Some would say our daughter was conceived some time in March this year. But to me, it was in the summer of 2014 when I committed to breaking my habit of losing myself in unhealthy relationships and instead began focusing on being a reliable, organized, and hardworking woman who would be able to support another life (i.e. a child); that I could depend on myself to provide what I needed for true happiness and fulfillment.
I used my future child as a motivation to work hard to be the best version of myself that I could be. Instead of making excuses of being too tired or too drained by a toxic relationship to do my best at work, I decided to stop dating someone when I discovered that they were in fact hampering my work performance in anyway. I put getting to work on time as my number one priority. If someone began to take a hold of my mind such that I would get distracted and/or melancholy at work, I knew it was time to find someone new (or better yet, focus on enjoying spending time with myself).
I held this image of my future child so deeply in my heart. I loved her. I longed for her.
No more would I be relying on a guy to get me to this point. Guys were so darn unreliable. I had focused so much energy on finding the perfect guy, that I had none left to grow my ideal self. To clarify, when I say “perfect guy” I am talking about the nice, cute, funny guys that I dreamed of dating. For some reason they pretty much never asked me out and many of them turned me down when I asked them out. I was left feeling rejected, inadequate, and frustrated! That is why I turned to the guys with whom I was in toxic relationships. To me, anything was better than being alone.
Then in the summer of 2014, I finally realized once and for all that it was an illusion that dating someone meant I was getting closer to finding my life partner and starting a family. I had fooled myself with each guy I dated that maybe, just maybe, he could end up being “the one.” I used that thought to rationalize the heartache and pain I was feeling during these toxic relationships.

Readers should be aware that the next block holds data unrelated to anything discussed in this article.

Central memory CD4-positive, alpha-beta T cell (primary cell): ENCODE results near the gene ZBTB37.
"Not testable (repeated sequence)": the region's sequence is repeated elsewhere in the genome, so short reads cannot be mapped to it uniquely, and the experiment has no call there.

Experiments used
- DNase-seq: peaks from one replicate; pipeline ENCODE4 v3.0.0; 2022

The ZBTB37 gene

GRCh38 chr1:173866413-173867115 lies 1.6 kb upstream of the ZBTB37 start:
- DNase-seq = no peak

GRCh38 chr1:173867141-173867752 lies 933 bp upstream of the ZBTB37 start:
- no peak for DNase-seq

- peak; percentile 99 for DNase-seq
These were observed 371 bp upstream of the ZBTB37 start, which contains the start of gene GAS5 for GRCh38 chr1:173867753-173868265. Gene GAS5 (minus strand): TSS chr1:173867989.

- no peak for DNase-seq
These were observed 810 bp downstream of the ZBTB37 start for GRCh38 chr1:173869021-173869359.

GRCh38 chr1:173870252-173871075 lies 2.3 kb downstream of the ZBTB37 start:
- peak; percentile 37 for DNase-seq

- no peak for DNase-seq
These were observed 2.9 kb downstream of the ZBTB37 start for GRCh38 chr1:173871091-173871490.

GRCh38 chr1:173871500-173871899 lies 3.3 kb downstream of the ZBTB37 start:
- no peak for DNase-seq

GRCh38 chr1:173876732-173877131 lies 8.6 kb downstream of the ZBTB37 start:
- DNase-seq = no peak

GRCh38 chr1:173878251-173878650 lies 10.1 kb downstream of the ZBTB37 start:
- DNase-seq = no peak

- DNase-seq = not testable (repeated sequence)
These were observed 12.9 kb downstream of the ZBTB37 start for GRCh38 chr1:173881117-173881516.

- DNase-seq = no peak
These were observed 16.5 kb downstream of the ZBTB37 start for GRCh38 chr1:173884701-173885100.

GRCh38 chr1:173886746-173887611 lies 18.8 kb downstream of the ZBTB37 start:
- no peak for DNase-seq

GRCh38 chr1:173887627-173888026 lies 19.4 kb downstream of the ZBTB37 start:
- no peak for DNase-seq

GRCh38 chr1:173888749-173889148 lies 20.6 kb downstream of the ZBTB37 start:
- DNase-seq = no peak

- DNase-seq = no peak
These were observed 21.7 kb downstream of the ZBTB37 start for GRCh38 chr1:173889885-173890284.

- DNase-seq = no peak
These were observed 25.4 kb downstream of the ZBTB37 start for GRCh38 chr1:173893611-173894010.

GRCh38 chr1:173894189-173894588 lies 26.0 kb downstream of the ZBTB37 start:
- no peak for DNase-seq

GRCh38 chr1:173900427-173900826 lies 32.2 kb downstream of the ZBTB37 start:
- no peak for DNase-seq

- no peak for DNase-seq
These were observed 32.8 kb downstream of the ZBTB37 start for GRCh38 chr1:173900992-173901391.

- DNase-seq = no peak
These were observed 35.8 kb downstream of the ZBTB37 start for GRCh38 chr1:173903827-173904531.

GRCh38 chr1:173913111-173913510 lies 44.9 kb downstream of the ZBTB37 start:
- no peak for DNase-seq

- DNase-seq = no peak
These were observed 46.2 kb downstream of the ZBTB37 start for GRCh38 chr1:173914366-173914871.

I thought I was getting closer to starting a family, but really I was getting farther and farther away.
In fact, just a few weeks before I met the guy who would end up being my future husband, my very own therapist told me that with my struggles with low self-esteem and toxic relationships he thought it was likely I wouldn’t get married for 3-5 more years. I had a lot of self-work to do! I suppose that is why I so strongly poured myself into working on my second book, First Comes Self-Love, Then Comes Marriage within a year of getting married. I knew I still had a lot to process and a lot of self-growth to accomplish. Just because I had hit the jackpot and found my life partner, didn’t mean I left behind my internal psychological struggles.
When I look back to the summer of 2014, I feel great warmth in my heart, as I remember coming home to myself and falling in love with myself. My frequent trips to the beach (that 1.5 hour subway ride each way was worth it—to arrive at such a vast and open expanse of water), taking time each week or so to create and choreograph dance videos to some of my favorite songs (which I posted on my YouTube channel, Joy Faith), living in my own space without roommates for the first time in almost a decade (I told myself it was worth investing in renting a studio. I had been saving money for a family, but deep down I knew if I didn’t invest in myself first, I wouldn’t have a future family to invest in down the road.)
In addition to the summer of 2014, this morning I realized another time of my life that proves significant. As the holiday of Hanukkah approaches, I have memories of that Hanukkah years back which followed a difficult break-up of my very first toxic relationship. I was commuting to grad school from home at the time, and I remember it was around Hanukah, because I would listen to Hanukkah songs in the car. But not the happy, cheery ones—the ones with a mood that matched the weather outside: dark, cold, still, and deep.
Every Hanukkah, my heart and soul feel that same feeling that I felt when listening to these Hanukkah songs: the raw feeling of vulnerability in my heart matching the bareness of the trees in the night. Then, this morning, it hit me. That was the year of 2007—I had broken up from this toxic relationship on the first weekend of December in 2007.
My daughter, the one whom I knew deep in my heart long before she was physically conceived, was born on the 10th year anniversary of my breaking free from this first toxic relationship (her due date was the exact date, she was born a few days later.).
Sure, it would have been “better” had I healed from this toxic relationship enough to stay on a path of healthier relationships (which I did have for the first few years after this initial toxic relationship). In a perfect world, this first unhealthy relationship wouldn’t have planted the seeds for many more like it in the years to come.
But the fact remains that my ability (with the help of G-d, therapy, and, of course, good friendships) to break free from the reigns of negative self-talk and low self-esteem that led me to seek out and stay in toxic relationships, is what brought me to this moment.
I suppose my “labor pains” far preexisted the day my water broke.
Welcome to the world, my beloved child.